It is a vital part of Lumos’ work to give disadvantaged children - particularly disabled children in institutions – and their families a voice, so they can influence decisions affecting their lives. It is their right to be heard.
That principle also applies to local people, in local communities, where children will come to live when they leave institutions. We help the authorities involved in the deinstitutionalisation (DI) process to find ways of encouraging local people to air their views and to help encourage a two way conversation which can help inform the larger community about the new services available in their area and to alleviate any anxieties they may have about children returning to their towns and villages.
It is crucial to the success of DI that local communities feel their views and feelings are understood, and taken into account. In practice, this means giving them clear information, as early as possible in the reform process, and providing an opportunity for them to voice their concerns and opinions.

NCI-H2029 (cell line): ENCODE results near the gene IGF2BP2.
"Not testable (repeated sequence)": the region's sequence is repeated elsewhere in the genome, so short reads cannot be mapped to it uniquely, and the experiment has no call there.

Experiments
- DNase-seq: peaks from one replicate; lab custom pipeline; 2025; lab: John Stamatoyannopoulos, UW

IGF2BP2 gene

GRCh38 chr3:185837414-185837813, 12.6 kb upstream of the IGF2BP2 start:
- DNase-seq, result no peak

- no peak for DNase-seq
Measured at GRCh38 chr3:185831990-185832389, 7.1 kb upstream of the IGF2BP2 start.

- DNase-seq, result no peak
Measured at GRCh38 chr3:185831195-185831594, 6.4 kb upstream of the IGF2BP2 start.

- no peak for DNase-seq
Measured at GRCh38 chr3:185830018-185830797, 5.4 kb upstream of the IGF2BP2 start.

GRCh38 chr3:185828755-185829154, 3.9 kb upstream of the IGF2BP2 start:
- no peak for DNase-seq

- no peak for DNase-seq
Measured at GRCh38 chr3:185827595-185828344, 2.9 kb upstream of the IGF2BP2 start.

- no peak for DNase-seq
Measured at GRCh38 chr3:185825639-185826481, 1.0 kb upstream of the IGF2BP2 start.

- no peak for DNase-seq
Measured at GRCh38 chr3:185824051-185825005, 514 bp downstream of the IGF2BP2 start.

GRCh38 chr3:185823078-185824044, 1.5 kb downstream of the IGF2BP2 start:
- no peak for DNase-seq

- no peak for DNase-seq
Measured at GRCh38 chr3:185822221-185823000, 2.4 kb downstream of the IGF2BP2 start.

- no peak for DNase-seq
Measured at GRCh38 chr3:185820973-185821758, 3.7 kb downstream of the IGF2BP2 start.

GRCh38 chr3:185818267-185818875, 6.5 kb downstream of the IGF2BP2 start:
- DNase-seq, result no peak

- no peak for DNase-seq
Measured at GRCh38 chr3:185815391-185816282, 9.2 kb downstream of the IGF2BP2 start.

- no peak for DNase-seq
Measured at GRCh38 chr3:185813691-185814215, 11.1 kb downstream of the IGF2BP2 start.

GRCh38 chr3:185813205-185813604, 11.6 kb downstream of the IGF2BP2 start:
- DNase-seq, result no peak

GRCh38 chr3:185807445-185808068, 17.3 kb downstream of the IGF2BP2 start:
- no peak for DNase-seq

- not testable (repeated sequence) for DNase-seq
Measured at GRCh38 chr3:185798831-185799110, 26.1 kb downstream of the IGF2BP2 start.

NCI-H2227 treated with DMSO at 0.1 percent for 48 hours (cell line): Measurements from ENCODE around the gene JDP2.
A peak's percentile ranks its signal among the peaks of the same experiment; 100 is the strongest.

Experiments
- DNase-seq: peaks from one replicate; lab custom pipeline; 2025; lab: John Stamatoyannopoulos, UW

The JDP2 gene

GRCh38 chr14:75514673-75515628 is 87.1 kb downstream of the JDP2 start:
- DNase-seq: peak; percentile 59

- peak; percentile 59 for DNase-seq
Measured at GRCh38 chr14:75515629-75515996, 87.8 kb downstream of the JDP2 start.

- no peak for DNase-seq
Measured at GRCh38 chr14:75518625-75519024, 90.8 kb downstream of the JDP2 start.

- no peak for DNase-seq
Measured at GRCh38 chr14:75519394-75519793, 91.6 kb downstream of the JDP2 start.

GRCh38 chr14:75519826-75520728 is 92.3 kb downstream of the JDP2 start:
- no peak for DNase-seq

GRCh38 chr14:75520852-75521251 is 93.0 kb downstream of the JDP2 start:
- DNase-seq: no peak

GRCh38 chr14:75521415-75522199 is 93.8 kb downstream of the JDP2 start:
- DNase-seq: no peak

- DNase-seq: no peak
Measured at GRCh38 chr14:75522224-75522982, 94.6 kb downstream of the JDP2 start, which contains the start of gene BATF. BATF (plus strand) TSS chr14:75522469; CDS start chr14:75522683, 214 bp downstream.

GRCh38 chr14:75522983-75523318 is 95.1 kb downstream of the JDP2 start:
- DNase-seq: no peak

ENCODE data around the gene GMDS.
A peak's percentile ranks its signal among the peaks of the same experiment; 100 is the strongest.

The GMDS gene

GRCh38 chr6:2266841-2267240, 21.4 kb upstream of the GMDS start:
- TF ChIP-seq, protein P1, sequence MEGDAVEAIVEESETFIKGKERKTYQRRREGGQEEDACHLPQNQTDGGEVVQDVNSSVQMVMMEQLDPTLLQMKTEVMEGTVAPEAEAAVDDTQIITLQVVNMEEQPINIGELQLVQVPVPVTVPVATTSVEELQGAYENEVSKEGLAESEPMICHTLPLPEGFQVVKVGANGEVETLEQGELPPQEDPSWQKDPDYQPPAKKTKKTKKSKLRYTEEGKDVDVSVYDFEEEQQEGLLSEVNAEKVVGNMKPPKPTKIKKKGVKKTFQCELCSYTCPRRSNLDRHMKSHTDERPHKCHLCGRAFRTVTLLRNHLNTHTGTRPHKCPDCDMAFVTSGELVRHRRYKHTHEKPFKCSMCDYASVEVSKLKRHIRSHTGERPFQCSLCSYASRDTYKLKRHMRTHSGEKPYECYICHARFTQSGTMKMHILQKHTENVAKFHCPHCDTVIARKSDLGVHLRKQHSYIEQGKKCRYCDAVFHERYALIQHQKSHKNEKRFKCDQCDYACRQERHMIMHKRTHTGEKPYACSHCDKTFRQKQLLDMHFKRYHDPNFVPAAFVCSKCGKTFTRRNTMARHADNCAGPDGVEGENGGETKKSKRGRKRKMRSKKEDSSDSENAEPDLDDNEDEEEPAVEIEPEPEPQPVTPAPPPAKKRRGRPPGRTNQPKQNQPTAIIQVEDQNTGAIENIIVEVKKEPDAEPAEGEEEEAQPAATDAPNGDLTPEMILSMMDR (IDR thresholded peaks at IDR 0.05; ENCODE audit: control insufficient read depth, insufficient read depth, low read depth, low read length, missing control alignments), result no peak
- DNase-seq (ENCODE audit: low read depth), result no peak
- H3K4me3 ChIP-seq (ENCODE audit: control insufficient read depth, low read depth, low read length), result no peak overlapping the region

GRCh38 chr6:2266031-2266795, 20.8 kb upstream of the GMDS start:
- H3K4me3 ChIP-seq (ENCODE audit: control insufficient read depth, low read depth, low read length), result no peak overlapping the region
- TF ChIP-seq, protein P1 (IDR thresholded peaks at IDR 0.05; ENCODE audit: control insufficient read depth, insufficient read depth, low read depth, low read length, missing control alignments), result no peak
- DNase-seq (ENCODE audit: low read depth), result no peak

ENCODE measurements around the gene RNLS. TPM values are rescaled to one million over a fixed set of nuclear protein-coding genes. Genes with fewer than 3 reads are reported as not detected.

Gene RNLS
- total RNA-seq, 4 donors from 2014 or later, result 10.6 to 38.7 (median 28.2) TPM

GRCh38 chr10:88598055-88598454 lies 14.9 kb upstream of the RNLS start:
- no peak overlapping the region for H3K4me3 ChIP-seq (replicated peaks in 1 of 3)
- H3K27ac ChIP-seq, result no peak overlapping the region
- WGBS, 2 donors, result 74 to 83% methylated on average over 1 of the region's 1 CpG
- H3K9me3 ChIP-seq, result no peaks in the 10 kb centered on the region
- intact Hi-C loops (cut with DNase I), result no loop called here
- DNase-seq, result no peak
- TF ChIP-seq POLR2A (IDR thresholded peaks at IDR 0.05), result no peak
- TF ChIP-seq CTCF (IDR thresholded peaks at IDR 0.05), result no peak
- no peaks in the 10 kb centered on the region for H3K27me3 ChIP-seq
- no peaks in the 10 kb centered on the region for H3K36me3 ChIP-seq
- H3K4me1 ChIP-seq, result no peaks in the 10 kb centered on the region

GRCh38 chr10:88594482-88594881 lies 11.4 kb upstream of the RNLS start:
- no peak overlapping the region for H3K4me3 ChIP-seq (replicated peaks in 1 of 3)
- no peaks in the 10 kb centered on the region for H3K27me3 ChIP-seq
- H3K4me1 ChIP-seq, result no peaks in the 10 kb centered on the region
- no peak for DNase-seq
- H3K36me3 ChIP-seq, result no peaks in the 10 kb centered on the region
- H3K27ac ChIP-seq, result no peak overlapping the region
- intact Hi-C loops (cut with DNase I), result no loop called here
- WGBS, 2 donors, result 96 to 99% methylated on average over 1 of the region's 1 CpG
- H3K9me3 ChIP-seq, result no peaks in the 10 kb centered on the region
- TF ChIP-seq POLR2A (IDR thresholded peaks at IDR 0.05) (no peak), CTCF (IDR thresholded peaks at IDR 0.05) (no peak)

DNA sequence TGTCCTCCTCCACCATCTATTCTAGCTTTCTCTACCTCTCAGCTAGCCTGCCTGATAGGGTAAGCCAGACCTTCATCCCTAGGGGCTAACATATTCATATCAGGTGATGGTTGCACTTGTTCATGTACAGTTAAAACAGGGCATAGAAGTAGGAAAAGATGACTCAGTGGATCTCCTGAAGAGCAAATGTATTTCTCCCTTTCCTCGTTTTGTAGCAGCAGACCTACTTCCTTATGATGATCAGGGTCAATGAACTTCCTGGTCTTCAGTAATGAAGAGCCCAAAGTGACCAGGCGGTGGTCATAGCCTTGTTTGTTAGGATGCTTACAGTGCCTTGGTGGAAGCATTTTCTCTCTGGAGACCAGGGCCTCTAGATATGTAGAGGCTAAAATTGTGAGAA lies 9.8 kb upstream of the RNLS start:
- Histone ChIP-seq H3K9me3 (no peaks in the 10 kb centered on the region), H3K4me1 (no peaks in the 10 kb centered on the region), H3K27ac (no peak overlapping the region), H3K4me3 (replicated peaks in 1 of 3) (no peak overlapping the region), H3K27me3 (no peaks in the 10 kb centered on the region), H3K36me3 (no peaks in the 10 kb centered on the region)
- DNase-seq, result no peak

At a recent event in a town in the Varna region of Bulgaria, we worked with the deputy mayor to hold a public discussion about our plans. He told the community about the positive effects that reform would have on local services for all children - including increased local budgets and more integrated services.
The success of this event was enhanced by one of our young Lumos ‘self-advocates’ - young people who are in the process of leaving institutions and who take an active role in promoting DI - who talked to local people in her own words.
Our young advocate was the best possible champion of the cause of returning institutionalised children to their communities. She could show the audience the true, sad reality of their situation: that they were children and young people desperate for a second chance. They were institutionalised through no fault of their own, and they only wanted the love, care and attention of a family that is the right of all children.
At such events, we distribute leaflets and other material to enable local people to learn about the reforms and the return of the children to their communities.
We find some local people are happy to be recruited as advocates to spread the word. In this way, it is possible to create a network of good will around the project, by involving the public in its progress.
Lumos has found that the more local people are involved, the more they choose to take an active and positive role, and the more successful the integration for the children will be.